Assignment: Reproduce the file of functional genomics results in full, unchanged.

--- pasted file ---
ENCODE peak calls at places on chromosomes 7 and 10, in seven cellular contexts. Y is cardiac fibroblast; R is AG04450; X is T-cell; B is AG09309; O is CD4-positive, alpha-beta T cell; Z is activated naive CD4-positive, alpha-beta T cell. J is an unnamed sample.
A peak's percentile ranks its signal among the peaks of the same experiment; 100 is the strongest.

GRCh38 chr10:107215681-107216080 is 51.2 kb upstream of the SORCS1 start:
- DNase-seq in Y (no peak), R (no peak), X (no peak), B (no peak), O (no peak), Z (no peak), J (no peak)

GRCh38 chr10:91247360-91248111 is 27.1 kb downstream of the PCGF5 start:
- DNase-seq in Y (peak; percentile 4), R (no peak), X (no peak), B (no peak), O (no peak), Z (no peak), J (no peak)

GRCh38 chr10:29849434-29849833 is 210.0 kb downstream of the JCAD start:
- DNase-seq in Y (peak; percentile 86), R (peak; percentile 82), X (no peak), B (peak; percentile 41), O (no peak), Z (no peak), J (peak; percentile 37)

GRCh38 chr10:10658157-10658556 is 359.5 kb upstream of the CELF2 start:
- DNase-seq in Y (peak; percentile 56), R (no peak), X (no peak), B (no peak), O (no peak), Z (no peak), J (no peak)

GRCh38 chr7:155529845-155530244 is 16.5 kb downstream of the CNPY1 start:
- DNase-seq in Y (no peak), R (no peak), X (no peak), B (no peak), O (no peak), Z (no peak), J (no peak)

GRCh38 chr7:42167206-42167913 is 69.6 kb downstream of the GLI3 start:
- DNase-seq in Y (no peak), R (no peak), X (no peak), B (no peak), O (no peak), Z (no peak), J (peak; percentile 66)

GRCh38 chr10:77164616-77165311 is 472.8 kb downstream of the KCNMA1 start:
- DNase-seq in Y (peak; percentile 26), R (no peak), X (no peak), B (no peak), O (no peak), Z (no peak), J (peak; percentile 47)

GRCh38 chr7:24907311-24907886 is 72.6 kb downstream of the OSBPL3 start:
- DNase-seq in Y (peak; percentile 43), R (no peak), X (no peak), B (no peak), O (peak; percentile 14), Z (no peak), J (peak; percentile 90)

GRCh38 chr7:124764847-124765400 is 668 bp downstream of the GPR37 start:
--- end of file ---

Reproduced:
ENCODE peak calls at places on chromosomes 7 and 10, in seven cellular contexts. Y is cardiac fibroblast; R is AG04450; X is T-cell; B is AG09309; O is CD4-positive, alpha-beta T cell; Z is activated naive CD4-positive, alpha-beta T cell. J is an unnamed sample.
A peak's percentile ranks its signal among the peaks of the same experiment; 100 is the strongest.

GRCh38 chr10:107215681-107216080 is 51.2 kb upstream of the SORCS1 start:
- DNase-seq in Y (no peak), R (no peak), X (no peak), B (no peak), O (no peak), Z (no peak), J (no peak)

GRCh38 chr10:91247360-91248111 is 27.1 kb downstream of the PCGF5 start:
- DNase-seq in Y (peak; percentile 4), R (no peak), X (no peak), B (no peak), O (no peak), Z (no peak), J (no peak)

GRCh38 chr10:29849434-29849833 is 210.0 kb downstream of the JCAD start:
- DNase-seq in Y (peak; percentile 86), R (peak; percentile 82), X (no peak), B (peak; percentile 41), O (no peak), Z (no peak), J (peak; percentile 37)

GRCh38 chr10:10658157-10658556 is 359.5 kb upstream of the CELF2 start:
- DNase-seq in Y (peak; percentile 56), R (no peak), X (no peak), B (no peak), O (no peak), Z (no peak), J (no peak)

GRCh38 chr7:155529845-155530244 is 16.5 kb downstream of the CNPY1 start:
- DNase-seq in Y (no peak), R (no peak), X (no peak), B (no peak), O (no peak), Z (no peak), J (no peak)

GRCh38 chr7:42167206-42167913 is 69.6 kb downstream of the GLI3 start:
- DNase-seq in Y (no peak), R (no peak), X (no peak), B (no peak), O (no peak), Z (no peak), J (peak; percentile 66)

GRCh38 chr10:77164616-77165311 is 472.8 kb downstream of the KCNMA1 start:
- DNase-seq in Y (peak; percentile 26), R (no peak), X (no peak), B (no peak), O (no peak), Z (no peak), J (peak; percentile 47)

GRCh38 chr7:24907311-24907886 is 72.6 kb downstream of the OSBPL3 start:
- DNase-seq in Y (peak; percentile 43), R (no peak), X (no peak), B (no peak), O (peak; percentile 14), Z (no peak), J (peak; percentile 90)

GRCh38 chr7:124764847-124765400 is 668 bp downstream of the GPR37 start: